• 5th Circ. Adds To Split On Review Of Jury Instruction Errors

    Andrew Goldsmith

    Several circuits have taken different approaches on how to assess the prejudice caused by erroneous jury instructions on a criminal defendant’s principal trial theory when the defendant challenges the instructions for the first time on appeal. The latest decision is from the Fifth Circuit, in U.S. v. Fairley, says Andrew Goldsmith of Kellogg Hansen Todd Figel & Frederick PLLC.

  • Understanding Texas Mechanic's Liens And Bonds: Part 1

    Excerpt from Lexis Practice Advisor
    David Tolin

    Texas is home to relatively complex statutory frameworks for liens and bonds used to secure payment for services rendered. Statutory and constitutional liens provide powerful remedies for nonpayment, but only if the proper guidelines are strictly observed, says David Tolin of Cokinos Young.

  • Tension Over 'Place Of Business' Timing For Patent Venue

    Brian Kwok

    Post-TC Heartland, an increasingly common venue dispute revolves around whether a patent defendant must have its "regular and established place of business" in the judicial district when filing the complaint, or only when the alleged act of infringement occurred. Two recent district court decisions appear to answer this question differently, say Brian Kwok and Winnie Wong of Haynes and Boone LLP.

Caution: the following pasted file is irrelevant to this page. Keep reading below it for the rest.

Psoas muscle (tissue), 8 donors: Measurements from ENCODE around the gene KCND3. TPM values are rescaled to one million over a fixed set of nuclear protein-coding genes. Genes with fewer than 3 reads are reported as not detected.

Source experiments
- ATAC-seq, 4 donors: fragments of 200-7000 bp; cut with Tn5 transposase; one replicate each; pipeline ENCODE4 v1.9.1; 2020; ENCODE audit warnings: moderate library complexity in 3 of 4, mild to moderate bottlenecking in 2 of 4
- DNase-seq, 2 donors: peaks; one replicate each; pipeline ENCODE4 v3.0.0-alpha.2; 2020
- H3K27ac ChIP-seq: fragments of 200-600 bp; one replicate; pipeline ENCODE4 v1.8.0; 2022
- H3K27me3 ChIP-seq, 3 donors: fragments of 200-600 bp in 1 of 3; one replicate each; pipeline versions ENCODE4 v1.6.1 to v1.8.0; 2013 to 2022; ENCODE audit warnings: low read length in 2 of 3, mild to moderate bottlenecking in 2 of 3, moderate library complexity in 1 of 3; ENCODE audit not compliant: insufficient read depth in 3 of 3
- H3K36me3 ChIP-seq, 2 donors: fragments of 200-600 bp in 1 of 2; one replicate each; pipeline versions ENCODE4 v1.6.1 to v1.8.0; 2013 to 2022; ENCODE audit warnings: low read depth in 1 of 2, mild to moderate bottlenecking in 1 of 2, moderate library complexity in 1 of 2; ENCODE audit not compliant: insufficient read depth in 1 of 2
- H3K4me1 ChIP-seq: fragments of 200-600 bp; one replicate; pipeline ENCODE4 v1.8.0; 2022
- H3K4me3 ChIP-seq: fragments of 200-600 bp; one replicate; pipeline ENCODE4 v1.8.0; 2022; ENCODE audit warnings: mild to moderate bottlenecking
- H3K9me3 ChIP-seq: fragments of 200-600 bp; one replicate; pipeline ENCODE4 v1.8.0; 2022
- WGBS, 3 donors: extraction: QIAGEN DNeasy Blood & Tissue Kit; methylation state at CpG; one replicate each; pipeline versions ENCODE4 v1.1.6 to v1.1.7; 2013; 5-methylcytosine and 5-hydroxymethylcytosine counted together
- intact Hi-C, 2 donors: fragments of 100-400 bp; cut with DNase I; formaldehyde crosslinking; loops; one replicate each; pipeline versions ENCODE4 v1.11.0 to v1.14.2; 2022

• How Emerging Sources Of ESI Will Impact Discovery

    Charles McGee

    Late last year, the Sedona Conference released the third edition of its principles addressing electronic document production, updated to account for innovations like Snapchat and Twitter. It may be necessary for these principles to be updated more often in order to keep pace with technology, says Charles McGee III of Murphy & McGonigle PC.

  • Put The Brakes On Acceleration Bay Litigation Funder Ruling

    David Gallagher

    Last week, the District of Delaware raised eyebrows by ruling that documents provided to a litigation funder and its counsel in connection with their due diligence are categorically not attorney work product. Acceleration Bay v. Activision Blizzard seems to be a case of bad facts making bad law, says David Gallagher, investment manager and legal counsel for Bentham IMF.

  • Considerations For Attorneys Using Artificial Intelligence

    Ben Allgrove

    Artificial intelligence tools can empower attorneys to work more efficiently, deepen and broaden their areas of expertise, and provide increased value to clients, which in turn can improve legal transparency, dispute resolution and access to justice. But there are some common pitfalls already apparent in the legal industry, say Ben Allgrove and Yoon Chae of Baker McKenzie.